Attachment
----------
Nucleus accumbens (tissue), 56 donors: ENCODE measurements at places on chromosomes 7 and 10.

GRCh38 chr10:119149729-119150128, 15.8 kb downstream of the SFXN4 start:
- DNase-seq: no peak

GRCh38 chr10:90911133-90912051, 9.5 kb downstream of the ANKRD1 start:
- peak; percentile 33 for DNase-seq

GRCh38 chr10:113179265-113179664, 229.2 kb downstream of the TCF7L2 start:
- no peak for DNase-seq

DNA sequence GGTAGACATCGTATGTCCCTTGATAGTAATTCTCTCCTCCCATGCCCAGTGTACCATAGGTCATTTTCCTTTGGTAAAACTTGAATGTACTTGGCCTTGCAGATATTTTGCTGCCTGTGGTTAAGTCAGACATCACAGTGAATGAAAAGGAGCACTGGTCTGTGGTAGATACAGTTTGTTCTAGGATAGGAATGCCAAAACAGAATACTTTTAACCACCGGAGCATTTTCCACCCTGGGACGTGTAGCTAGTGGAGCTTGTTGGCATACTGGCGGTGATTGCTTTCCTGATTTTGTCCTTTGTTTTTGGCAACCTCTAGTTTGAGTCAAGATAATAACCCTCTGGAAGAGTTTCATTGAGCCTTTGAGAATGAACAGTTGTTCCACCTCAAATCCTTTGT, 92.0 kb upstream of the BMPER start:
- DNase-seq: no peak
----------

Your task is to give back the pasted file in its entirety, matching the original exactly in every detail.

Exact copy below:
Nucleus accumbens (tissue), 56 donors: ENCODE measurements at places on chromosomes 7 and 10.

GRCh38 chr10:119149729-119150128, 15.8 kb downstream of the SFXN4 start:
- DNase-seq: no peak

GRCh38 chr10:90911133-90912051, 9.5 kb downstream of the ANKRD1 start:
- peak; percentile 33 for DNase-seq

GRCh38 chr10:113179265-113179664, 229.2 kb downstream of the TCF7L2 start:
- no peak for DNase-seq

DNA sequence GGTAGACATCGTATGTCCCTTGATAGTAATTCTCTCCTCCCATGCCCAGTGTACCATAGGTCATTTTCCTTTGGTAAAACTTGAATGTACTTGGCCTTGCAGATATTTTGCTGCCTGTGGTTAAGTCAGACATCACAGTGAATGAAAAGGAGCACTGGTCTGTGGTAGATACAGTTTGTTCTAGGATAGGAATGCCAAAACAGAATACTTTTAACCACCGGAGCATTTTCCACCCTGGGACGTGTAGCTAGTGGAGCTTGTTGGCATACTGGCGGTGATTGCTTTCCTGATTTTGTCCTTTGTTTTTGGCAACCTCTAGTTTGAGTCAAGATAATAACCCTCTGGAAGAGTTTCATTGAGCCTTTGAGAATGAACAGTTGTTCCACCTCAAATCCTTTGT, 92.0 kb upstream of the BMPER start:
- DNase-seq: no peak